The new Centre will be funded over five years by an investment of £5 million each from the Medical Research Council (MRC) and the Department of Health’s National Institute for Health Research (NIHR) and will build on and develop the state-of-the-art equipment and expertise of the London 2012 anti-doping facilities provided by GlaxoSmithKline (GSK) and operated by King’s College London.
The MRC-NIHR Phenome Centre will enable the UK to make its world-class phenotyping technology and expertise available to both researchers and the life sciences industry to accelerate the translation of medical discoveries into better healthcare. The new Centre will be led by a collaboration of academic partners, led by Imperial College London, and the suppliers of nuclear magnetic resonance and mass spectrometry equipment (Bruker and Waters Corporation).
Professor Sir John Savill, Chief Executive of the MRC, said:

“The UK has an extremely strong life sciences capability and world-class expertise in this area of research. The GSK drug-testing facility at Harlow has taken one of the major challenges associated with this type of research – achieving high-throughput alongside forensic quality control – to a new level, unprecedented anywhere in the world. Rather than losing this investment once the Games are over the collaboration – involving the MRC, NIHR, UK universities, the NHS and NIHR Biomedical Research Centres, and industry leaders in the field – will provide a unique resource that will ultimately result in benefits for patients. This is a phenomenal legacy from the Games.”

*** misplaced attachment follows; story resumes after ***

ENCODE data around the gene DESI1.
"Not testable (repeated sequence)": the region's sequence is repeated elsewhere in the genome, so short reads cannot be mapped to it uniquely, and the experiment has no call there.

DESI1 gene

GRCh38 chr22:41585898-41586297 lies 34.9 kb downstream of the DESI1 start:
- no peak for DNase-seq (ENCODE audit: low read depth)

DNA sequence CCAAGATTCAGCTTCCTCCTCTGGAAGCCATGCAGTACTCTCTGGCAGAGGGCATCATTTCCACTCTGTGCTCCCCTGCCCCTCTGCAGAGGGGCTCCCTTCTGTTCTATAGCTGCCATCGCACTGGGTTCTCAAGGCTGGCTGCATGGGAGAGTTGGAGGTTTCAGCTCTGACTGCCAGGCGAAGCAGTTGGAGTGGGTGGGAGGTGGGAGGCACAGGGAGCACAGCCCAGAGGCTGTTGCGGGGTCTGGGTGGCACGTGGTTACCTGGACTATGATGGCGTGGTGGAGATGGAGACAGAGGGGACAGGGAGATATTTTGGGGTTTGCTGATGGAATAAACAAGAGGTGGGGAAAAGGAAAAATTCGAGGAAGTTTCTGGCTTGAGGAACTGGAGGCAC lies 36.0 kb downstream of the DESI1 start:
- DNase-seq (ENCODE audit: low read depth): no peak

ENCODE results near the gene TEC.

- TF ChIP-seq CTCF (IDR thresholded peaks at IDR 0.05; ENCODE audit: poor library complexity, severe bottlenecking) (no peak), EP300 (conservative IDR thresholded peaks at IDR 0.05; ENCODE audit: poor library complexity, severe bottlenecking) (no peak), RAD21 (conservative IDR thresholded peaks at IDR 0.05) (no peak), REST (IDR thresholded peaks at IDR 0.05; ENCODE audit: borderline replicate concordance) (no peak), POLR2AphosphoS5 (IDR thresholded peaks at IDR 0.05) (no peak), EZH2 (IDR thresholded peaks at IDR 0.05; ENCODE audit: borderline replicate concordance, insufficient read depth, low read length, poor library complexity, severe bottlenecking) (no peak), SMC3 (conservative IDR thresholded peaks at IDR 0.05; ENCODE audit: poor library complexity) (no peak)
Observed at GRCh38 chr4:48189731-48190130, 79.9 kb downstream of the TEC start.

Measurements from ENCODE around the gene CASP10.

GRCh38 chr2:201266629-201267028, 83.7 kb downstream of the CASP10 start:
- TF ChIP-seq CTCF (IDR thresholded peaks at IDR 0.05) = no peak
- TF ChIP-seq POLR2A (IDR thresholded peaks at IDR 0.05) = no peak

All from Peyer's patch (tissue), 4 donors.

Further Information
Access to this exclusive content is for Technology Networks Premium members only.

Join Technology Networks Premium for free access to:

  • Exclusive articles
  • Presentations from international conferences
  • Over 2,800+ scientific posters on ePosters
  • More Than 4,000+ scientific videos on LabTube
  • 35 community eNewsletters

Sign In

Forgotten your details? Click Here
If you are not a member you can join here